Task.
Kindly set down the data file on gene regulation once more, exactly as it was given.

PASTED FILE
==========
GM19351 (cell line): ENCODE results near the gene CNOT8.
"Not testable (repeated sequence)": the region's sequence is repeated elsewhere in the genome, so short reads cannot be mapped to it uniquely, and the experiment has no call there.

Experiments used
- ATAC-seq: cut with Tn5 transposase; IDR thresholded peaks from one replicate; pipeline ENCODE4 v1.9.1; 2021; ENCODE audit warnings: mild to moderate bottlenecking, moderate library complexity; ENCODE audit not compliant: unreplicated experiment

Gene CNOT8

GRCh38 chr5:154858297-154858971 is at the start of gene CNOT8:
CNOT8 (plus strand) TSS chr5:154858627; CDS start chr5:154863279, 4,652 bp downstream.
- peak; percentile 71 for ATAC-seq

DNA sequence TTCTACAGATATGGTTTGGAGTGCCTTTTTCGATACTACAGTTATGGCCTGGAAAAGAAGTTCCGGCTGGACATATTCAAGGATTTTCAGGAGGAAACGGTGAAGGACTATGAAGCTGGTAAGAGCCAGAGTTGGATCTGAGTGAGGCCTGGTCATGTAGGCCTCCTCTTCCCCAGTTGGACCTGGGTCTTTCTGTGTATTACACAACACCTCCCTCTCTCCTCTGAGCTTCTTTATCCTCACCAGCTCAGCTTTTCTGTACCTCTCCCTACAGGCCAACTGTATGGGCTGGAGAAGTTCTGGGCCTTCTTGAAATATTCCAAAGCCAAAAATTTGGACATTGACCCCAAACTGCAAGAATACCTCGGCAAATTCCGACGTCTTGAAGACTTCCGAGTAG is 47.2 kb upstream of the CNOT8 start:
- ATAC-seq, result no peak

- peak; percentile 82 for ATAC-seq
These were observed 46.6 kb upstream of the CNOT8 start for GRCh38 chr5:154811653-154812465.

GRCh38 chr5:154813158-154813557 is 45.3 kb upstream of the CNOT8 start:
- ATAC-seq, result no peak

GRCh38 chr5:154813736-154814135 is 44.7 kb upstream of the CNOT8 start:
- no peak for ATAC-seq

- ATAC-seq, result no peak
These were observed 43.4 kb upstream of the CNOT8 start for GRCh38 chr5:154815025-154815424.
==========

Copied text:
GM19351 (cell line): ENCODE results near the gene CNOT8.
"Not testable (repeated sequence)": the region's sequence is repeated elsewhere in the genome, so short reads cannot be mapped to it uniquely, and the experiment has no call there.

Experiments used
- ATAC-seq: cut with Tn5 transposase; IDR thresholded peaks from one replicate; pipeline ENCODE4 v1.9.1; 2021; ENCODE audit warnings: mild to moderate bottlenecking, moderate library complexity; ENCODE audit not compliant: unreplicated experiment

Gene CNOT8

GRCh38 chr5:154858297-154858971 is at the start of gene CNOT8:
CNOT8 (plus strand) TSS chr5:154858627; CDS start chr5:154863279, 4,652 bp downstream.
- peak; percentile 71 for ATAC-seq

DNA sequence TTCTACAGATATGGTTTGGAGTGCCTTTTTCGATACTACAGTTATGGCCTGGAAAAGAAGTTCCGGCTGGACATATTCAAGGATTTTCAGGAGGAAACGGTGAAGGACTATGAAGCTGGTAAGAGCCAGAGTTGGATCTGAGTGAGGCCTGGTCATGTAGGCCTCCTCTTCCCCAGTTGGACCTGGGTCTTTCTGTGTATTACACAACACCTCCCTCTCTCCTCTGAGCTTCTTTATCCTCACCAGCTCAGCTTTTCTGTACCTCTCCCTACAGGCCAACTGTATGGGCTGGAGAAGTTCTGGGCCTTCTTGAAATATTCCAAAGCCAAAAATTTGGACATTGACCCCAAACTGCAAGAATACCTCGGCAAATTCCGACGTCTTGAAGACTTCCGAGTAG is 47.2 kb upstream of the CNOT8 start:
- ATAC-seq, result no peak

- peak; percentile 82 for ATAC-seq
These were observed 46.6 kb upstream of the CNOT8 start for GRCh38 chr5:154811653-154812465.

GRCh38 chr5:154813158-154813557 is 45.3 kb upstream of the CNOT8 start:
- ATAC-seq, result no peak

GRCh38 chr5:154813736-154814135 is 44.7 kb upstream of the CNOT8 start:
- no peak for ATAC-seq

- ATAC-seq, result no peak
These were observed 43.4 kb upstream of the CNOT8 start for GRCh38 chr5:154815025-154815424.